Love and light and hang in there a little longer, spring is coming!

Sunday, February 21, 2010

And then, it was warm

We placed another seed order! It was last Wednesday, but I've been too busy to tell you about it. Between making hearts for valentines, placing the seed order, teaching a class on sourcing raw herbal materials, working a little at the farm, and keeping my life together (with a job - we had the winter vegetable conference last Wednesday and Thursday) it's been hard to stay on top of this!

As much as I love it, this seed ordering business is a bit grueling. You have to do a lot of math! And we are really trying to order only certified organic seed so that's another consideration....

The things we think about when ordering seed: first you want to find a variety that has some disease resistance to common pathogens of that species; it should be suited for your climate so you have to find that out. Of course our climate changes more than other areas: this year I think we're going to have an abundance of rain again, like last year, so we're going for the cooler, wet tolerant varieties as opposed to the drought hardy ones. Ideally you want the varieties that mature quickly and you'd be surprised at how much that varies. With peppers alone you can have one variety mature in 60 days while another matures in twice that time! Ah, timing....this is something that we can wrap our heads around while we're waiting for the next round of seed to arrive (and finishing Gabe's camper, and getting the hoophouse ready to plant into, and gathering all the soil mix and trays and heating the hoophouse, etc...)My next job is to come up with a spreadsheet that informs us of all this information, so Gabe can come up with a calendar of when to plant what so we have a continuous supply of yumminess as the seasons allow.

This farming thing requires a wide range of skills! I've always heard it said, but now I'm realizing it intimately. Gabe fixed his propane heater today for his camper! It's about 35 years old and it's amazing that he got it running. I'm so blessed to have a farming partner like him. He is patient and cunning - a mix rarely encountered anymore these days.

We got an amazing mix of vegetables this round. The first round was mostly cool season stuff like peas and greens, broccoli and herbs. This time we got more herbs, some flowers, all kinds of root vegetables, peppers, more greens, the list makes me hungry! It takes about 2 weeks from the time you order til when you get your seed so you have to plan ahead. Gabe has been amazing for keeping us on top of that seed flow. Oh! We have broccoli, valerian, and hyssop baby plants! My friend and coworker Landis gave us some lights so we can keep the baby plants happy until the hoophouse is ready to move into. It's begun!

In addition to all this other stuff we've been doing, I've been taking the necessary steps to creating a legitimate farm business (bank account, tax id number, etc.) and I was surprised how little information is available online for this. I found a lot of sites that basically repeated the same info: organic farming is good; most farmers are over the age of 55 so younger farmers are good; there are grants available to younger farmers; all this on the surface stuff but nothing telling me about the structure of taxes and how we fit into that as farmers, nothing to say what's required or granted....I called the IRS and they were helpful. But we have a long way to go, and a lot to learn, about the business side of farming. There is a new book out now, I think it's called the Organic Farming Business Handbook and I'm excited to see what it offers.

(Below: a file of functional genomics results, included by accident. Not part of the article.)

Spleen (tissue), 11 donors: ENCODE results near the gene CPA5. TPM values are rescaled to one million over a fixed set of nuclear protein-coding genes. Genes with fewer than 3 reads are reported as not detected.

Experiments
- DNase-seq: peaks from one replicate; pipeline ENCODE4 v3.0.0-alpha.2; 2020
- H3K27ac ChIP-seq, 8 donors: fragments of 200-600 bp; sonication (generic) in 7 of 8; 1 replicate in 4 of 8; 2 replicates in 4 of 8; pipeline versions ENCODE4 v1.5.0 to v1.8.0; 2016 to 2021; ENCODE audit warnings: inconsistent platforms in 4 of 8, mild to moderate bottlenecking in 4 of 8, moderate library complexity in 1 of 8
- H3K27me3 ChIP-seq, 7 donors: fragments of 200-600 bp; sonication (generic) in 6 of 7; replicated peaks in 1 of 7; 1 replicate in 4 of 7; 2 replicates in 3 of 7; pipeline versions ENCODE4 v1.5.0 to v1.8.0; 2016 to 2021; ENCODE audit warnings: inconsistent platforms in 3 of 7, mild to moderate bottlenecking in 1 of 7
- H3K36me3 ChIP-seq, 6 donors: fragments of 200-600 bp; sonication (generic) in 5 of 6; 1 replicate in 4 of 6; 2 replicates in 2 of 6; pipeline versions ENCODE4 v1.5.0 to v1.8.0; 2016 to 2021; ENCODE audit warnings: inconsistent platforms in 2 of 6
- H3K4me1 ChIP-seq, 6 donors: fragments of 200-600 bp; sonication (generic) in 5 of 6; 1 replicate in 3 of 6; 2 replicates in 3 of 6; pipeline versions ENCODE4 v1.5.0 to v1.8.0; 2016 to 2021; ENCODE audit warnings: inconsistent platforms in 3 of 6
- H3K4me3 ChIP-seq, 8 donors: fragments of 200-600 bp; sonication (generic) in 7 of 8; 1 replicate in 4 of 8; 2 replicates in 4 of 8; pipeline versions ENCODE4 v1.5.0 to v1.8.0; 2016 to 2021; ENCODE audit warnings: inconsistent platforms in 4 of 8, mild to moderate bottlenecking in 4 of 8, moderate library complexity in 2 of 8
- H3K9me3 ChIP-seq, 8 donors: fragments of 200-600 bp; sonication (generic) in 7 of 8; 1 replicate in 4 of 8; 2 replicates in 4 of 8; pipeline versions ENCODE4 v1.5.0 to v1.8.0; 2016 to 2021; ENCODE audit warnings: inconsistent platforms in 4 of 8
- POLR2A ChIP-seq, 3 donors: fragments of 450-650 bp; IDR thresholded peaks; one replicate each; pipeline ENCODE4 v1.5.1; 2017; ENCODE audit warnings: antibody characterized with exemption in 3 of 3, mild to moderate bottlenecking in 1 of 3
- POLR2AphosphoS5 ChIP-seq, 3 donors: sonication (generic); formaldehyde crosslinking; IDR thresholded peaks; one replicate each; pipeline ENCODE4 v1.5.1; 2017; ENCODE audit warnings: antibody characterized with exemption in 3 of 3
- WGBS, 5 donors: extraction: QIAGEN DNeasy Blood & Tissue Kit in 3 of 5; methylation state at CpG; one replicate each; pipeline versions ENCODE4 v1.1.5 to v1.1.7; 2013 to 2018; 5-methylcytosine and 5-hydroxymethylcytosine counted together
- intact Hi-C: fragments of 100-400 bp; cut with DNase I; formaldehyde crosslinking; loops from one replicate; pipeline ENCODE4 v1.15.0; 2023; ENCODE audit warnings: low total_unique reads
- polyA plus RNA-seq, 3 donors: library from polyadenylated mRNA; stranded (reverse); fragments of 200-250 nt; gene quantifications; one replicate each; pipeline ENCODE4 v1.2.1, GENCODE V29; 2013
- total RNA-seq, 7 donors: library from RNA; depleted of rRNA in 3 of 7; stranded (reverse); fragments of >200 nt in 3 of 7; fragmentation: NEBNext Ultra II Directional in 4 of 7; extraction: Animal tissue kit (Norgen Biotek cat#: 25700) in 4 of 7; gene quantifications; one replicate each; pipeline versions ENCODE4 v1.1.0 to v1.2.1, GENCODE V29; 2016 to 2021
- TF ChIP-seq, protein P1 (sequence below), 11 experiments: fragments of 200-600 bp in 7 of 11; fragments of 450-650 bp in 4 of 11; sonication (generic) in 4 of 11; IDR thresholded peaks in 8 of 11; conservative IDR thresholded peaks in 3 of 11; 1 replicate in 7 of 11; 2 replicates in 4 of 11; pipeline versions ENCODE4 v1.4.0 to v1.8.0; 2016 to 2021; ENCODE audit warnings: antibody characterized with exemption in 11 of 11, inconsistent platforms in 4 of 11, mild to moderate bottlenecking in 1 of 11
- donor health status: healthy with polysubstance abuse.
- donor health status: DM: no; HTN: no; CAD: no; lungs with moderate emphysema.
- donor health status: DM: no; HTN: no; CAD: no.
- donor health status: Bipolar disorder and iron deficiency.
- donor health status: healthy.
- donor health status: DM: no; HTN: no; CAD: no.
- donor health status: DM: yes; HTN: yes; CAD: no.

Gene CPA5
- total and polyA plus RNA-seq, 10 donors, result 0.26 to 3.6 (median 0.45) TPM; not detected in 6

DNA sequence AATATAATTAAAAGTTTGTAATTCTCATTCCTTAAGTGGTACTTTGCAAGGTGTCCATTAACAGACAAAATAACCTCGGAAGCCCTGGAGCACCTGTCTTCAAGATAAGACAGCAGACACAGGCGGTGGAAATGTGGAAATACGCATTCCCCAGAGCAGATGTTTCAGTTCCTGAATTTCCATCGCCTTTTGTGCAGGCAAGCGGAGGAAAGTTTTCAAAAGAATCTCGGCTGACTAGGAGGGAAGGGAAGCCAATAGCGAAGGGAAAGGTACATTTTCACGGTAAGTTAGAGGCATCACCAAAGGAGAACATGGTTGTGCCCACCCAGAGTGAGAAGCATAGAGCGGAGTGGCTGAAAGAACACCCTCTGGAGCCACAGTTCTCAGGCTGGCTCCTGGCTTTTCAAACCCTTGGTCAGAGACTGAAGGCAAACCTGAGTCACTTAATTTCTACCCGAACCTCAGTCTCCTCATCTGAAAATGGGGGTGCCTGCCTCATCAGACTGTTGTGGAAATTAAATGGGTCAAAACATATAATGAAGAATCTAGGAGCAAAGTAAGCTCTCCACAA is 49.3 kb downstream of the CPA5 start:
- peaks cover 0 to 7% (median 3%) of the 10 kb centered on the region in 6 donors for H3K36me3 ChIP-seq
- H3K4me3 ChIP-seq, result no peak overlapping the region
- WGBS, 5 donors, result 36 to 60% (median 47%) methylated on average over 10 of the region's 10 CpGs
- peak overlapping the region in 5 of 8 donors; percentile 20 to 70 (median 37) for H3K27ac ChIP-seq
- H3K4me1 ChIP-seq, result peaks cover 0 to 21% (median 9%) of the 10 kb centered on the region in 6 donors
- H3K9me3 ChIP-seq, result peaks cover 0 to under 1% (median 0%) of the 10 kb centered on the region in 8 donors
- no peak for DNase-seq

I was reading an organic farming book the other day, and it said something to the effect of 'people nowadays think organic farming is a return to the ways things were 50 or 100 years ago and this is not correct". In my forays into websites purporting to offer help on starting a new farm business I found the erroneous description of organic farming as being "free from ANY fertilizer" among other untruths. I guess it spoke to me of how distant many people are from the lives of plants, let alone farming practices. It's a scrappy life for plants out there in the wild, like it is for animals. Field grown plants, or cultivated food, require fertilizers! A fertilizer is just a food source for plants. It can be raw or composted manures, other plants that are decomposing and offering nutrients, minerals, all kinds of things. I have come up against this misconception of organic farming so many farming is not some kind of idealistic, utopian way of growing food. It is complex and benefits from an understanding of soil chemistry, plant physiology and all kinds of other wisdom like how to get an old propane heater running to warm the transplants in your hoophouse. This is technology. Further, with so many of us active online there is a need for basic computer skills (to host a blog or website), accounting, other mechanical abilities, a knowledge of the ecology within which the farm rests, the ability to run a business.... I don't know how the stereotypical image of a farmer came to be one that shows her illiterate, unaware of the environment, and waiting on a government handout. Farmers are scrappy too! I hope I'm scrappy enough...

This blog was meant to capture the subtleties of the changes that occur as this farm dream becomes a reality, as well as to let my peeps know what's happening "in real time" as I've quickly lost the free time to chat about it on the phone or in person. I can say that in the last month I've become more familiar with the business aspects of this farming venture, they aren't so scary as they were a few weeks ago, we're wrapping our heads around the scale of it all, we got another CSA! Thank you, Reece!!! And thanks, again, to Bill for being so excited about his CSA that he's sharing that excitement with others....and the whole process of uprooting to move to Madison county is going swell. Gabe's camper, which he'll be living in until the abarnment is ready, is beautiful, chic, and functional in a most graceful way. And now it's warm.'s getting warm. Spring is coming! Neal saw crocuses today! They usually don't show until Newt's birthday, March 4th....